The paired-end reads were generated and assigned to each sample based on their barcodes and then were merged with FLASH (Fast Length Adjustment of SHort reads) software. High-quality filtering of the raw tags was conducted to acquire clean tags using Qiime (Version 1.7.0) [13]. The chimeric sequences were filtered using Usearch (Uparse v6.0.307) software. Sequences with more than 97% similarity thresholds were allocated to one operational taxonomic unit (OTU) using CD-HIT (v4.6.1). Classification of representative sequences for each OTU was applied, and then Ribosomal Database Project (RDP) classifier 2.10.1 were used to assign taxonomic data to each sequence. The phylogenetic differences in the dominant OTUs were performed using Python Nearest Alignment Space Termination (PyNAST). A rarefaction curve was generated using the Mothur package for richness estimations of the OTUs. Alpha diversity was performed to identify the complexity of species diversity for each sample. To assess the diversity in samples for species complexity, beta diversity calculations were analyzed by principal coordinate analysis (PCoA). The Wilcoxon rank-sum test and Welch's t-test were used to compare bacterial abundance and diversity. Heat maps were constructed based on the nonparametric Wilcoxon test (p < 0.05, q < 0.1) at the genus level. Linear discriminant analysis (LDA) coupled with effect size (LEfSe) was applied to evaluate the differentially abundant taxon.

Fecal sample preparation for metabolomics analysis

Gas chromatography-mass spectrometry (GC-MS) was performed as described [14]. Briefly, lyophilized fecal samples (100 mg) were collected in 5 mL centrifuge tubes, and ddH2O (500 µL at 4°C) was added. The mixture was then vortexed for 1 min. Then, 1 mL methanol (-20°C) was used for extraction, following addition of 30 μL 2-chloro-L-phenylalanine (0.2 mg/mL) and 60 μL heptadecanoic acid (0.05 mg/mL) as internal standards. The mixture was vortexed for 30 s and sonicated for 10 min, kept on ice for 30 min, and subsequently centrifuged at 14000 rpm at 4°C for 30 min. The supernatant (1200 μL) was transferred into a 1.5-mL microcentrifuge tube and freeze-dried with nitrogen. Methoxyamination was performed by adding 60 μL methoxyamine. HCl solution (20 mg/mL in pyridine) was added to each tube, followed by incubation and shaking at 1200 rpm for 120 min at 37°C. Then, 60 μL N,O-bis (trimethylsilyl) trifluoroacetamide (BSTFA) with 1% trimethylchlorosilane (TMCS) was added into the mixture and then incubated at 37°C for 90 min for trimethylsilyl derivatization. Pooled samples were used as quality control (QC) samples over batches of 10 samples, and samples were blinded and randomized and were served as QC checks by injecting at scheduled intervals for monitoring shifts in retention indices (RI). Deionized water was used as the control sample to account for the background noise produced during sample processing and data analysis.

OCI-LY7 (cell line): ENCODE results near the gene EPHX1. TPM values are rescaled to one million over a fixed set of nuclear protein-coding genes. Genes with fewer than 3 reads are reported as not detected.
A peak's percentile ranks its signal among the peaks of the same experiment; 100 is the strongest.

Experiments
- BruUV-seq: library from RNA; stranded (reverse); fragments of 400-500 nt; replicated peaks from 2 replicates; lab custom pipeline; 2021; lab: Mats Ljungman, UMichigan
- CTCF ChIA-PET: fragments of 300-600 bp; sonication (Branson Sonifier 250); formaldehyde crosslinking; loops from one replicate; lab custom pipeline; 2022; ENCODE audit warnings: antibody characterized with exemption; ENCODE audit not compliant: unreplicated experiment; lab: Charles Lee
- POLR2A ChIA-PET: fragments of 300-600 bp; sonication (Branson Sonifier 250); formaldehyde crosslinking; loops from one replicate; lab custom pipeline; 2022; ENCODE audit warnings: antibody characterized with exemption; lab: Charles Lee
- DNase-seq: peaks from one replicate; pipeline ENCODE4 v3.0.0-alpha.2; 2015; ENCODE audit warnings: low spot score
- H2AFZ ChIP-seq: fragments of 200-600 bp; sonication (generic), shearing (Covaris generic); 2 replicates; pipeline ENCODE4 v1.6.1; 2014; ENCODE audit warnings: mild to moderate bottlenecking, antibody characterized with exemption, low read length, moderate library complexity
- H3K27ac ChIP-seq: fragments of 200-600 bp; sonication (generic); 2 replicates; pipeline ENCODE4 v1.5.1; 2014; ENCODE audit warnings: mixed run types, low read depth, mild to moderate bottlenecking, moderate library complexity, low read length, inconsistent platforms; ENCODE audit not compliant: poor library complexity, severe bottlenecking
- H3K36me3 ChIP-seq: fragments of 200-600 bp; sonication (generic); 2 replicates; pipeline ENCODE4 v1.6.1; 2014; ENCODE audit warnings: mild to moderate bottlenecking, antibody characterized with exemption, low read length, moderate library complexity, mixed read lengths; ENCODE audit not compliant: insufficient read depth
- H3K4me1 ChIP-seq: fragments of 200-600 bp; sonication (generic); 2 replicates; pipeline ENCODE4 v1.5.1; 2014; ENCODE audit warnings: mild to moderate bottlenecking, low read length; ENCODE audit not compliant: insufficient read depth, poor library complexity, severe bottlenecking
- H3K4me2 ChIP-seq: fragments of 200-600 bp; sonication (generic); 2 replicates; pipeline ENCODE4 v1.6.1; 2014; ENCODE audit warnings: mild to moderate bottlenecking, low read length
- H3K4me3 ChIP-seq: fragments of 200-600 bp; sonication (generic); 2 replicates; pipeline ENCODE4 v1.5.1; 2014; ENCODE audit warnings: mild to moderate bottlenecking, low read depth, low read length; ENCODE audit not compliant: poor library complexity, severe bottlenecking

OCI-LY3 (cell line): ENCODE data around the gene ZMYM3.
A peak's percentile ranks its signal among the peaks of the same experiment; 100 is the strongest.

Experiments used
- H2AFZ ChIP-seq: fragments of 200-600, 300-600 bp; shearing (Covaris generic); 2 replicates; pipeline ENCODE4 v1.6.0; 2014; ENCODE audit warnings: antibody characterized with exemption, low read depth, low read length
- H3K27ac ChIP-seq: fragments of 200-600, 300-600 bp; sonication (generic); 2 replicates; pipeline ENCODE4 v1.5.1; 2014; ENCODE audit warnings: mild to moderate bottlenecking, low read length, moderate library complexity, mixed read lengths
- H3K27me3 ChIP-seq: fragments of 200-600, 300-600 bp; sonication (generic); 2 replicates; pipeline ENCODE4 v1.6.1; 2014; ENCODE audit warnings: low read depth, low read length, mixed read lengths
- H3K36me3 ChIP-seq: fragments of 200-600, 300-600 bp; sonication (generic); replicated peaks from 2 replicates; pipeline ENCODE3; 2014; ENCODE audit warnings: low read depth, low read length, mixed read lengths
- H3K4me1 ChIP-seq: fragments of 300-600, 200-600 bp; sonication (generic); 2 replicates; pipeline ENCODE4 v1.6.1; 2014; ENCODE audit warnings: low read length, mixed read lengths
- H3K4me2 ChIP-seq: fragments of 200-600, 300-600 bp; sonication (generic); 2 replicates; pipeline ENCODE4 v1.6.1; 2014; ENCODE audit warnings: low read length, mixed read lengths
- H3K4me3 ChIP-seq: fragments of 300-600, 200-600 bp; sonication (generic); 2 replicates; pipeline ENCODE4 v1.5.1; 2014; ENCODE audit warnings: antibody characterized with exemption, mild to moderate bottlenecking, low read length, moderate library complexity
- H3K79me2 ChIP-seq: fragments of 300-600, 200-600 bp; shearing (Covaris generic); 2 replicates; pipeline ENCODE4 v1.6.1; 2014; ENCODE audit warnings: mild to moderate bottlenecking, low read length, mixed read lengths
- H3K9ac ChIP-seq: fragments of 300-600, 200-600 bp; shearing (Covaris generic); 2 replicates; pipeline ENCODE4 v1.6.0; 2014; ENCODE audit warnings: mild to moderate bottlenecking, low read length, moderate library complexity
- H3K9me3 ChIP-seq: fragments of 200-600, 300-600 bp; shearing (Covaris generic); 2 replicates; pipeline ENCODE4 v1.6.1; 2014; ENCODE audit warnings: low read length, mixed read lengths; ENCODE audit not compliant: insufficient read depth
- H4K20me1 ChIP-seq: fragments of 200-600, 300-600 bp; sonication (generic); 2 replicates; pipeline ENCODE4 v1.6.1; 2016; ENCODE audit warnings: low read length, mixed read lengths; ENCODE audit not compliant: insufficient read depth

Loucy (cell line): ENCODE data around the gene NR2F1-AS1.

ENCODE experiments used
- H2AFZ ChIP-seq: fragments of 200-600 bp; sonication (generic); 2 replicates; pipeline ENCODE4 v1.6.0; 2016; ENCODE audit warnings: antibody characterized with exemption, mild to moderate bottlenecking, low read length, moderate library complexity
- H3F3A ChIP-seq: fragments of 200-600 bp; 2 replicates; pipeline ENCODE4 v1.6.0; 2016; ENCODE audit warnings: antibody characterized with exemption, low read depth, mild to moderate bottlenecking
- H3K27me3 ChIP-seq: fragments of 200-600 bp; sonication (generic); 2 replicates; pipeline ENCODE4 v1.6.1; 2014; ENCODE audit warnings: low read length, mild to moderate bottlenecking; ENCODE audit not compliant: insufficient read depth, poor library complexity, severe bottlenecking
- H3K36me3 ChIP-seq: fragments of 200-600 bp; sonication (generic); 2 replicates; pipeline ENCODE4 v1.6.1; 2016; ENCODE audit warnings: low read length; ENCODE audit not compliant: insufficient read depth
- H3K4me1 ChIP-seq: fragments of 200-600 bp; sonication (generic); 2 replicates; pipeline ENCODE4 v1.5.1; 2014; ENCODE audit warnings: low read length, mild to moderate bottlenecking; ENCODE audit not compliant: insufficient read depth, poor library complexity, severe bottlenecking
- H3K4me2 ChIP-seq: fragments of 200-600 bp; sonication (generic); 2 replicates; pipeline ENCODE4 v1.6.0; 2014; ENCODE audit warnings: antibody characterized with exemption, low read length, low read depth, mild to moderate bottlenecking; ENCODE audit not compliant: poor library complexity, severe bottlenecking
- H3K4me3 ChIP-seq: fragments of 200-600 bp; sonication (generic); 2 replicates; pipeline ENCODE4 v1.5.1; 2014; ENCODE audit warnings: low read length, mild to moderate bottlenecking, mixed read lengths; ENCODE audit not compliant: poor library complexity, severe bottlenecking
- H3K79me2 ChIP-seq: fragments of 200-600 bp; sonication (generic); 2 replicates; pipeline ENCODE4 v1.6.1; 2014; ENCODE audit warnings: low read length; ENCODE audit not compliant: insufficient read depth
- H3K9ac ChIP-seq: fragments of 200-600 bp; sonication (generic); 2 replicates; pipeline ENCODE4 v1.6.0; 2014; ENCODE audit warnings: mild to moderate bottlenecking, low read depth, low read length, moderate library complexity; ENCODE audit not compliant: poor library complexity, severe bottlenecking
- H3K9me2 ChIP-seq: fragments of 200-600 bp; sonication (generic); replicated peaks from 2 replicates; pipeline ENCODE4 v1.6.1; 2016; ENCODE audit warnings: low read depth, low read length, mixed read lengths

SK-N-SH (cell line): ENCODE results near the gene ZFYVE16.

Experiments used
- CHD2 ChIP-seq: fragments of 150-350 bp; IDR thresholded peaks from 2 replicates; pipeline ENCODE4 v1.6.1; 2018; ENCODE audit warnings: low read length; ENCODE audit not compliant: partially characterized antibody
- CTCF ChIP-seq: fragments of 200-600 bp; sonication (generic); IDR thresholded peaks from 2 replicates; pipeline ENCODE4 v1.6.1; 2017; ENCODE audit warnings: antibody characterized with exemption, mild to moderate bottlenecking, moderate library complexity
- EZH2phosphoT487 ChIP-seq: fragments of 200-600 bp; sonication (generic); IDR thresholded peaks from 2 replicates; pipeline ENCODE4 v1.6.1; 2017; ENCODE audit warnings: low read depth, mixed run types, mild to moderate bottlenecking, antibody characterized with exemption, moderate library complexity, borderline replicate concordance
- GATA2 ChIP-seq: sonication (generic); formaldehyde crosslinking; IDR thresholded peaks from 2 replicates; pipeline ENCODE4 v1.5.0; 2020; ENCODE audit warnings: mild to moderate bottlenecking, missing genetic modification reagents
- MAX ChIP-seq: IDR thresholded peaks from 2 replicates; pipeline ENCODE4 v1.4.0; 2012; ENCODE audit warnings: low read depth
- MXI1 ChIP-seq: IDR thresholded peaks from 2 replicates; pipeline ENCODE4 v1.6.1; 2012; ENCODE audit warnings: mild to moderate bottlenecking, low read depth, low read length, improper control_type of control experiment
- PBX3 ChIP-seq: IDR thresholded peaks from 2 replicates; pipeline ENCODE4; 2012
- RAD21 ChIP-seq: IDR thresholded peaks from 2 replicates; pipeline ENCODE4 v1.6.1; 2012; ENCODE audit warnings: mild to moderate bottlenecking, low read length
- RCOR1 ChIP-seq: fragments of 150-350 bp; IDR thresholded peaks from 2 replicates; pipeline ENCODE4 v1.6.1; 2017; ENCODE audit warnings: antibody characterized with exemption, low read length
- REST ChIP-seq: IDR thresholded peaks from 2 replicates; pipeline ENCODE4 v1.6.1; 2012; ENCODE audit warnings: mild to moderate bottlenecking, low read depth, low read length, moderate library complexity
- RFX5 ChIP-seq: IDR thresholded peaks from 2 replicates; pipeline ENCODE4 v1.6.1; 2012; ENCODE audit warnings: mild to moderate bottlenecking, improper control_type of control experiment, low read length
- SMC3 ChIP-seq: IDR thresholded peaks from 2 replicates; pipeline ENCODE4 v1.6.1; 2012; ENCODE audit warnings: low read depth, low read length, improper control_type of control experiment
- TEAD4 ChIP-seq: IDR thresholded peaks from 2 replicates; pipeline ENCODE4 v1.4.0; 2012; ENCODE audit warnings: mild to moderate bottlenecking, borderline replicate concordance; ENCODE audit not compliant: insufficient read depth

GC-MS data acquisition

Samples were analyzed with an Agilent Gas Chromatography Mass Spectrometer (7890A/5975C GC-MS System, Agilent, CA, USA). The GC system employed a HP-5MS capillary column coated with 5% phenyl methyl silox (Agilent J & W Scientific, Folsom, CA, USA). Samples (1 μL) were injected at a split ratio of 20:1. As a carrier gas, helium was set to a constant flow rate of 1.0 mL/min. The temperatures were set to 280°C (injection), 250°C (transfer line) and 150°C (ion source), respectively. The initial temperature program was set at 2 min of isothermal heating at 70°C and then increased to 300°C at a rate of 10°C/min. The final temperature was maintained for 5 min. Electron impact ionization (70 eV) in a full scan mode with an m/z range of 35-780 was used for data acquisition.

GC-MS-based metabolomics data analysis

The GC-MS data obtained in [.D] format from the platform were converted to .mzXML format using msConvert (ProteoWizard tool) and were preprocessed, cleaned, deconvoluted and aligned using the Automated Mass Spectral Deconvolution and Identification System (AMDIS, National Institute of Standards and Technology, USA) interface to match against the freely available Mass Spectral (MS) and Retention Time Index (RI) (MSRI) library at the Golm Metabolome Database. Metabolites were further identified by comparing fragmentation patterns available in both the Golm database and the National Institute of Standards and Technology Mass Spectral Reference Library 2011 (NIST11/2011; National Institute of Standards and Technology, USA). Peak findings and quantification of selective ion traces were accomplished using AMDIS software. As a rule, if a compound had an AMDIS match factor > 60%, a probability score > 20% and a matching RI to a known compound, it was considered “probable”. Base peak areas of the mass fragments (m/z) were normalized using median normalization and log2 transformation.